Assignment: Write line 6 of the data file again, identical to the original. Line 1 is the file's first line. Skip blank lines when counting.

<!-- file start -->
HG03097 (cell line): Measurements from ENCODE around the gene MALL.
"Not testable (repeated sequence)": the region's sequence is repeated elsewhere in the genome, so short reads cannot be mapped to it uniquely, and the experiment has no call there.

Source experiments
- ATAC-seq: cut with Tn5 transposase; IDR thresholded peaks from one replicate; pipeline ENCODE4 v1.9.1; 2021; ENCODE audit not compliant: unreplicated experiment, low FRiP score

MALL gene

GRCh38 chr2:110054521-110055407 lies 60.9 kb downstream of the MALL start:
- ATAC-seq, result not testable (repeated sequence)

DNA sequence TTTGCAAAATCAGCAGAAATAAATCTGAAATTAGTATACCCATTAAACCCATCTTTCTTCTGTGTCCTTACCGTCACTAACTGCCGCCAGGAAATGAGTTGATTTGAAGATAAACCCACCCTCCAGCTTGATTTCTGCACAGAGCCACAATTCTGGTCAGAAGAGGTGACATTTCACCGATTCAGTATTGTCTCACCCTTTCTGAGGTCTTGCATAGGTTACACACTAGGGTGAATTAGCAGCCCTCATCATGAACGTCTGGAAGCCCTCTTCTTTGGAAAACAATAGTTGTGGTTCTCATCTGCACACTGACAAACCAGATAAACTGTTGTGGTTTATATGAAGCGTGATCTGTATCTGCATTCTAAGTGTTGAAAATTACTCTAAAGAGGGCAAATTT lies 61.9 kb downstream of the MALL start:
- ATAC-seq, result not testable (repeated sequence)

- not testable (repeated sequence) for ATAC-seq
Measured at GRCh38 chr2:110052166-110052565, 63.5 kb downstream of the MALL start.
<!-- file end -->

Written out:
GRCh38 chr2:110054521-110055407 lies 60.9 kb downstream of the MALL start: